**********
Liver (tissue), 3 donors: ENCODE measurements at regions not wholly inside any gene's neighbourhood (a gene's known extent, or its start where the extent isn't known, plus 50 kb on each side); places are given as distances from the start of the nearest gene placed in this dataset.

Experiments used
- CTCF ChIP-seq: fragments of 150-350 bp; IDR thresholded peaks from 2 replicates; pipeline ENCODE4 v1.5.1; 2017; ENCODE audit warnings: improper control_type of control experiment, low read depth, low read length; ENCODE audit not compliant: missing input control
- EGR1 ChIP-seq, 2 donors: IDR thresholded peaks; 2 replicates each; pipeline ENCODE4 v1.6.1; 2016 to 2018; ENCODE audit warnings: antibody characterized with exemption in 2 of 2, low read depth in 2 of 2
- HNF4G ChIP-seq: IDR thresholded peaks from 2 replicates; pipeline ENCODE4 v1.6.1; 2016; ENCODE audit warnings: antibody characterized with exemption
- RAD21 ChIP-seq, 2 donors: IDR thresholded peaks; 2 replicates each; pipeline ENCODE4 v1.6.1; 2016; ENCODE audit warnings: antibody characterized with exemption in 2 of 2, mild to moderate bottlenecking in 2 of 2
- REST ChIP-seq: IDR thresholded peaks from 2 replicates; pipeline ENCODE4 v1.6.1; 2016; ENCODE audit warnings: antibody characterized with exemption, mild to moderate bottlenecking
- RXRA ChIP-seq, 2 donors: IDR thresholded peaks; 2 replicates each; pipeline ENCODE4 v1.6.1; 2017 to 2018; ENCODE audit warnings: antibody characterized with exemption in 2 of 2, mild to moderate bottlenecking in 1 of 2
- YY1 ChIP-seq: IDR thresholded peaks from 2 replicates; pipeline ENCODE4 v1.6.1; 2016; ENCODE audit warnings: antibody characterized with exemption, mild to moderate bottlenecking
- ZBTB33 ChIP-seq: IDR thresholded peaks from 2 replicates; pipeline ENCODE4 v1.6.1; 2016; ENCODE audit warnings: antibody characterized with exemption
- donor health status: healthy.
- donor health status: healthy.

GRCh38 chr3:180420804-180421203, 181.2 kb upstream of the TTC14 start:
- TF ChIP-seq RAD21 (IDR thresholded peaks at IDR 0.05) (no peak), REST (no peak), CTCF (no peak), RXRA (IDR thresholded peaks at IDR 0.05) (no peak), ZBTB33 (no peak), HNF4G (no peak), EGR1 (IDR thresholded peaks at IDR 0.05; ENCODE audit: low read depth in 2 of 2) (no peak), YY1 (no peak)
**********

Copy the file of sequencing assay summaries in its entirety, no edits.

Liver (tissue), 3 donors: ENCODE measurements at regions not wholly inside any gene's neighbourhood (a gene's known extent, or its start where the extent isn't known, plus 50 kb on each side); places are given as distances from the start of the nearest gene placed in this dataset.

Experiments used
- CTCF ChIP-seq: fragments of 150-350 bp; IDR thresholded peaks from 2 replicates; pipeline ENCODE4 v1.5.1; 2017; ENCODE audit warnings: improper control_type of control experiment, low read depth, low read length; ENCODE audit not compliant: missing input control
- EGR1 ChIP-seq, 2 donors: IDR thresholded peaks; 2 replicates each; pipeline ENCODE4 v1.6.1; 2016 to 2018; ENCODE audit warnings: antibody characterized with exemption in 2 of 2, low read depth in 2 of 2
- HNF4G ChIP-seq: IDR thresholded peaks from 2 replicates; pipeline ENCODE4 v1.6.1; 2016; ENCODE audit warnings: antibody characterized with exemption
- RAD21 ChIP-seq, 2 donors: IDR thresholded peaks; 2 replicates each; pipeline ENCODE4 v1.6.1; 2016; ENCODE audit warnings: antibody characterized with exemption in 2 of 2, mild to moderate bottlenecking in 2 of 2
- REST ChIP-seq: IDR thresholded peaks from 2 replicates; pipeline ENCODE4 v1.6.1; 2016; ENCODE audit warnings: antibody characterized with exemption, mild to moderate bottlenecking
- RXRA ChIP-seq, 2 donors: IDR thresholded peaks; 2 replicates each; pipeline ENCODE4 v1.6.1; 2017 to 2018; ENCODE audit warnings: antibody characterized with exemption in 2 of 2, mild to moderate bottlenecking in 1 of 2
- YY1 ChIP-seq: IDR thresholded peaks from 2 replicates; pipeline ENCODE4 v1.6.1; 2016; ENCODE audit warnings: antibody characterized with exemption, mild to moderate bottlenecking
- ZBTB33 ChIP-seq: IDR thresholded peaks from 2 replicates; pipeline ENCODE4 v1.6.1; 2016; ENCODE audit warnings: antibody characterized with exemption
- donor health status: healthy.
- donor health status: healthy.

GRCh38 chr3:180420804-180421203, 181.2 kb upstream of the TTC14 start:
- TF ChIP-seq RAD21 (IDR thresholded peaks at IDR 0.05) (no peak), REST (no peak), CTCF (no peak), RXRA (IDR thresholded peaks at IDR 0.05) (no peak), ZBTB33 (no peak), HNF4G (no peak), EGR1 (IDR thresholded peaks at IDR 0.05; ENCODE audit: low read depth in 2 of 2) (no peak), YY1 (no peak)